Movie Man David Thomson (Seeker and Warburg 42s) Every profession engaged in the realisation of fantasy. like writing or working on a con- struction site, always appears to attract a circle of specialist critics and other passive enthusi- asts. Film-making in particular pulls them in, and perhaps because of its novelty confers on the idle bystanders all the dimly lit sophistica- tion of jazz-fans gathered round a sweating double-bass player, combined with the po- faced gravity of literary critics grouped about the table of a man of letters. Like the men on the inspection platform watching the progress of builders on a new office block they have picked up the technical terms, they have con- siderable academic knowledge of other similar projects, and perhaps more than any other comparable group they have developed their
own jargon and slang among themselves. They might in fact be called generically, to quote from one of their favourite phrases—'it's a great movie, man'—Movie Man.
David Thomson, the author of Movie Man, is obviously something of a Movie Man him- self. He is also anxious, sharing with many other hip popular thinkers a delight in ex- panding any grain of personal experience into a massive and radiant general truth, that his omi personal obsession should be recognised as a cosmic predicament. We are all Movie Man, and just as the long-dead inhabitants of the Neander valley are now only remembered as Neanderthal Man, so our white bones will one day be stuck with that single label. 'Movie Man.' he tells us, 'is the unit in a society that ha; so assimilated the methods and effects of moving film that they are determining his understanding of the present and his discovery of the future.' Our archetype is Governor Con- nally, bending over the microscope and study- ing frame by frame the amateur film made by Abraham Zapruder of the assassination of President Kennedy. 'As he did so, assessing his own movements and reactions, he con- cluded that he could not have been struck by the bullet that hit Kennedy.'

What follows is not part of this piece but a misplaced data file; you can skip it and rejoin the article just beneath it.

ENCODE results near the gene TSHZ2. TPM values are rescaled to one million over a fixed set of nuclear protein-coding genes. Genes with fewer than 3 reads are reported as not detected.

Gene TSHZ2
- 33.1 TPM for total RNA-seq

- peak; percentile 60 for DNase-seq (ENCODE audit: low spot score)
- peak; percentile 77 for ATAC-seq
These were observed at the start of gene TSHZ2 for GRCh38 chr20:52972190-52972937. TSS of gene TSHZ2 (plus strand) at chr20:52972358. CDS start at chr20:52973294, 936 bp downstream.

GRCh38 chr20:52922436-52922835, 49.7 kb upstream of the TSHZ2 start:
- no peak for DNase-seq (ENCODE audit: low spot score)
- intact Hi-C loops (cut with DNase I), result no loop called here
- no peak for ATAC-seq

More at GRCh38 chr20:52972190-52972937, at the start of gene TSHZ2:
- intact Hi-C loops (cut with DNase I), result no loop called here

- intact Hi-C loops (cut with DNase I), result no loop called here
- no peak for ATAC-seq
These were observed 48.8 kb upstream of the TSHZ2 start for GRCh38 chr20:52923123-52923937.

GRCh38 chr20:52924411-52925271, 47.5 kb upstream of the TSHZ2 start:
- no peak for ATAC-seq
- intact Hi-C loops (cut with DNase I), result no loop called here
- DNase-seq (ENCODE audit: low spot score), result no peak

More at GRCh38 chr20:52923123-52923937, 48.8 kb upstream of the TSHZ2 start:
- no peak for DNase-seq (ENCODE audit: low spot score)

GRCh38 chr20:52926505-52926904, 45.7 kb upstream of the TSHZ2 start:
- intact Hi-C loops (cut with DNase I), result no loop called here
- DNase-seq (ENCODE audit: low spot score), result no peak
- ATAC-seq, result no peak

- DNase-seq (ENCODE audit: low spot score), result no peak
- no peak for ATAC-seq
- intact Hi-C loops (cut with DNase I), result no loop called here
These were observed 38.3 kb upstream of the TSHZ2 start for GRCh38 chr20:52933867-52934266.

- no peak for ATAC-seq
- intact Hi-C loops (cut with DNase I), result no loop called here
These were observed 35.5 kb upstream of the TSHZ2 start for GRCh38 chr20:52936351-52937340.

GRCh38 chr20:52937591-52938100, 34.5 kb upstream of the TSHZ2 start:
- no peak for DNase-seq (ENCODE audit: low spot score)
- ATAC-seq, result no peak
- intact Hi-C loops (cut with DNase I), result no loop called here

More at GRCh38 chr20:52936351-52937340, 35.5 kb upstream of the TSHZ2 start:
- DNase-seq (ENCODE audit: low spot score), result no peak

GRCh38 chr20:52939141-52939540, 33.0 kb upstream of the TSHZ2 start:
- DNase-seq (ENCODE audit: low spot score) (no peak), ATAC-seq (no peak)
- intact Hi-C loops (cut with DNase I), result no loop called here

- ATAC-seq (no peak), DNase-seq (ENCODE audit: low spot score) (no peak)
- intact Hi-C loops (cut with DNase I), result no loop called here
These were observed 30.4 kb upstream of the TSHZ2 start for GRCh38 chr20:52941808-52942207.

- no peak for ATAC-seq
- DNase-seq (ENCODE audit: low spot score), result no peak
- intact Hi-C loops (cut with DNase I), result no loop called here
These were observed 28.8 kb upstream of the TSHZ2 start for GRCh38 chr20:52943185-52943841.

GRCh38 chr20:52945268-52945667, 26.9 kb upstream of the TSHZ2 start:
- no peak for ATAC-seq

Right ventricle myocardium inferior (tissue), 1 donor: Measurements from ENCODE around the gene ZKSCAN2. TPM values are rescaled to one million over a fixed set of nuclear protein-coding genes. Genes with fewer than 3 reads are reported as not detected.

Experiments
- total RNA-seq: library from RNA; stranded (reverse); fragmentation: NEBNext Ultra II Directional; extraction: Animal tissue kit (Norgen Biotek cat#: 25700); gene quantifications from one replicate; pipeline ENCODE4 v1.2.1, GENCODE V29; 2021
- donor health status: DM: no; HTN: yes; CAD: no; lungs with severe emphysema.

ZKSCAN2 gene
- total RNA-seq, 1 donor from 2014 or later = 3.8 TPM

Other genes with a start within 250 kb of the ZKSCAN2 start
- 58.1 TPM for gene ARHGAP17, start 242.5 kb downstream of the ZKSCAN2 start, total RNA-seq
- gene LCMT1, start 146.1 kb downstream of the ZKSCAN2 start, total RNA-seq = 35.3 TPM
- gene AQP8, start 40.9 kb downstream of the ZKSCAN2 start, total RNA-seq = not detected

Our reactions, like those of Governor Connally, develop from a first naïve delight at seeing ourselves on celluloid. through a gradually increasing knowledge of ourselves as we watch frame by frame the changing profile of our agony, to a final realisation al a e reach frames like Pierrot le Fou, that it is all an absurd and meaningless farce any- way.
In Godard's work, too, David Thomson recognises a breakdown of the aristocratic moral certainty of the artist, and apparently a breakdown even of the exclusive language of art. 'Art will decline as meaning subsides.' Having seen the 'meaningless' Pierrot le Fou, Nlovie Man can return to his own meaning- less holiday snaps and recognise there as well that at least he is not being 'hit by the same bullet that hit Kennedy, and, as a consumma- tion of all potential human equality, that he
himself is extraordinary. '
This interesting but somewhat fragile thesis is expounded in the opening and closing chap- ters of the book, supported in the first with such an aggressive display of cut-price aca- demic bric-a-brac from the English Gothic
Revival to Heisenberg and back to John Stuart Mill that the reader is tempted to howl with rage and tear the work into little pieces. The central section, however, consists of some well- written essays on various specific films. Movie Man only occasionally comes to the fore in all his gloomy lunacy and fanatical obsession with Film to the exclusion of all common experience and common sense, as in an analysis of Animal Crackers. 'Groucho alternately insults his hostess and admires her breasts; Harpo chases the maid. The other guests are so help- less that they have to ignore this behaviour. For in the cinema they are beyond the audi- ence's practical sympathy and possible assis- tance. In the theatre the outrageousness would be realised by the audience and its unfairness would be unbearable.'
Mr Thomson goes on to admit that Animal Crackers was in fact a stage show in the first place, transferred to film almost without a change, but does not give details of the outraged theatre patrons who must have struggled on to the stage every night to the defence of Mrs Claypole's bosom.
Despite this tendency to take refuge in ab- stract theory David Thomson is obviously a highly intelligent man, and has some very in- telligent thoughts about the technique of mak- ing. acting in and appreciating films. as well as an admirably iconoclastic approach for some reason to mighty Marshall McLuhan. Whether we are remembered as a race as Movie Man, Telly Man, Space Man or simply as Old Man, his only major error seems to me to see in the work of Godard of all people a decline in art. To compare his work to Jasper John's flags or to say that his cinematic method is that of the snapshot must be to confuse a unique creative integrity with spasmodic icono- clasm, and to overlook the breathtaking craft of Godard's colour and composition as well as the instinctive art of his poetry.